An early lesson learned from audit while working as intern

It’s a good thing for accountants I decided not to continue as one. Experiences that show us what we shouldn’t do are as valuable as those that show us what we should. Being an accountant showed me I shouldn’t so it was a good thing I was.

Plus, it taught me how to audit a scrap pile.

When I graduated from high school I received an accounting scholarship to Alpena Community College. It paid my tuition and provided part time and summer employment at a local CPA firm. In time, the firm assigned me to help the CPAs with audits. One of those audits was of a local manufacturing concern whose books showed a value for a scrap pile. The CPA in charge asked me how I would check the validity of that stated value.

I replied that I would compare the in and out scale receipts to determine the weight of scrap remaining or measure the size of the pile and calculate its volume. His response to my proposal was to rise and say: “Follow me.” We headed outside to the factory yard and there it was – The Scrap Pile. He looked at me, I looked at him – he nodded.

As simple as this audit technique is it continues to elude many. How about that recent Flint water disaster? The people who should’ve looked but didn’t are now saying others should’ve done what they didn’t; a proposition, it appears, best consigned to a scrap pile. I feel sorry for the people of Flint.

I suspect your surmise is that the originators of this cunning – Look to See – audit technique were shrewd, sharp eyed accountants. Not so, they were wily old farmers.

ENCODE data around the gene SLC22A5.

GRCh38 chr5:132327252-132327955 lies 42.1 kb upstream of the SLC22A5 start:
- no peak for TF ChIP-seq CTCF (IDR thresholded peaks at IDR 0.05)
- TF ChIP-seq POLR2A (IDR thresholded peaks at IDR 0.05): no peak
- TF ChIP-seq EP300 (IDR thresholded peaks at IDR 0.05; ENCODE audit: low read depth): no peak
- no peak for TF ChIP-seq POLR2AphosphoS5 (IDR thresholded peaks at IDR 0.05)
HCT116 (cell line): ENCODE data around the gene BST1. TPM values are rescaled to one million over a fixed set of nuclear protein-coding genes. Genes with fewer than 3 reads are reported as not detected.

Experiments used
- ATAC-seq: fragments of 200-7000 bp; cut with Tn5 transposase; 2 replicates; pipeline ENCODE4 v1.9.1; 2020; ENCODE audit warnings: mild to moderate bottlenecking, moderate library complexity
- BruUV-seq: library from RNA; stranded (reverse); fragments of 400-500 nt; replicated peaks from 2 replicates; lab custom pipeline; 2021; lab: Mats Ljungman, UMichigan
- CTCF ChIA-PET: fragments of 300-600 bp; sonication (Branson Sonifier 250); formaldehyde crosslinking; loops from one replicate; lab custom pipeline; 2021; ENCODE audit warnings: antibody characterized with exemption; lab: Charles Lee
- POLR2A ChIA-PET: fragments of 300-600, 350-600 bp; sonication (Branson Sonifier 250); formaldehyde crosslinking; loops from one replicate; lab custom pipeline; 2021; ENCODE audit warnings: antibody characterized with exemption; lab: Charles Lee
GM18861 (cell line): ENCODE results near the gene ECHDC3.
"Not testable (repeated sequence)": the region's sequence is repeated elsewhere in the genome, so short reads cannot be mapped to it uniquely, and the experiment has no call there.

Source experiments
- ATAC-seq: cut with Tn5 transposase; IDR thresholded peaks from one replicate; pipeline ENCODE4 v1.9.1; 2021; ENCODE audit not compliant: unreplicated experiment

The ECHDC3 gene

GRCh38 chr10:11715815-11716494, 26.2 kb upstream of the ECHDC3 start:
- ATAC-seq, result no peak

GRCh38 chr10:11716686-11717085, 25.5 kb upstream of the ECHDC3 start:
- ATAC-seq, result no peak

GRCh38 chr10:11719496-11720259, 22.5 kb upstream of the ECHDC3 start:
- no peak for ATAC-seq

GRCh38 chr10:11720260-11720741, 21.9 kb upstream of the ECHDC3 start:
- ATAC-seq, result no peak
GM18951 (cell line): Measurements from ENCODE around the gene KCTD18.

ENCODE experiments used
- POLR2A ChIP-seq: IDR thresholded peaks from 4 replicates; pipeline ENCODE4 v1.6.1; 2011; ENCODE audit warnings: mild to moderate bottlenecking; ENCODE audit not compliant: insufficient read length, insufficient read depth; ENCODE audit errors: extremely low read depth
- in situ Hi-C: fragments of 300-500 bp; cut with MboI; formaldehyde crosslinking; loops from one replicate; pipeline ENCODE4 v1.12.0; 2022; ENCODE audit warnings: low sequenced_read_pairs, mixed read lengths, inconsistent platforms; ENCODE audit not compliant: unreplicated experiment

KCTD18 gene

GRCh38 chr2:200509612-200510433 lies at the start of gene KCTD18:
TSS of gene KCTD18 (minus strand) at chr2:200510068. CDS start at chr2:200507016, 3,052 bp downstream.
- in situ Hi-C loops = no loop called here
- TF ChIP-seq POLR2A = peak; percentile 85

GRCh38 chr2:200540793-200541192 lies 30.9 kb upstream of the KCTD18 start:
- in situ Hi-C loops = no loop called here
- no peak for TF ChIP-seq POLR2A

When a new barn needed to be built farmers would select one of their own, usually an older experienced fellow who could cipher. This old guy would cut a stout stick to a predetermined dimension. Thereafter, he would employ it to guide the barn’s creation. Many a fine barn with walls true and sound were built using this old stick method.

Occasionally, prankish youth would conspire to whittle a little off the old man’s stick. But their mischief causing efforts invariably failed. Those old farmers knew to look – they never failed to look – to confirm that the dimensions of the stick at the beginning of the day matched its required dimensions. Only after that affirmation did the new day’s work begin.

Some folks maintain problems won’t exist if you don’t go looking for them and you don’t need to go looking for problems said not to exist. I can’t account for that, neither can an accountant; nor, for that matter, can anyone who professes either.

Consider instead using the, Scrap Pile Audit Technique described above based on that tried and true “looking” methodology utilized by those wily old barn building farmers.

All of which comes down to this: get yourself up, have a look around, and always – Always – measure the stick.

Doug Pugh’s Vignettes run bi-weekly on Tuesdays. He can be reached via email at pughda@gmail.com.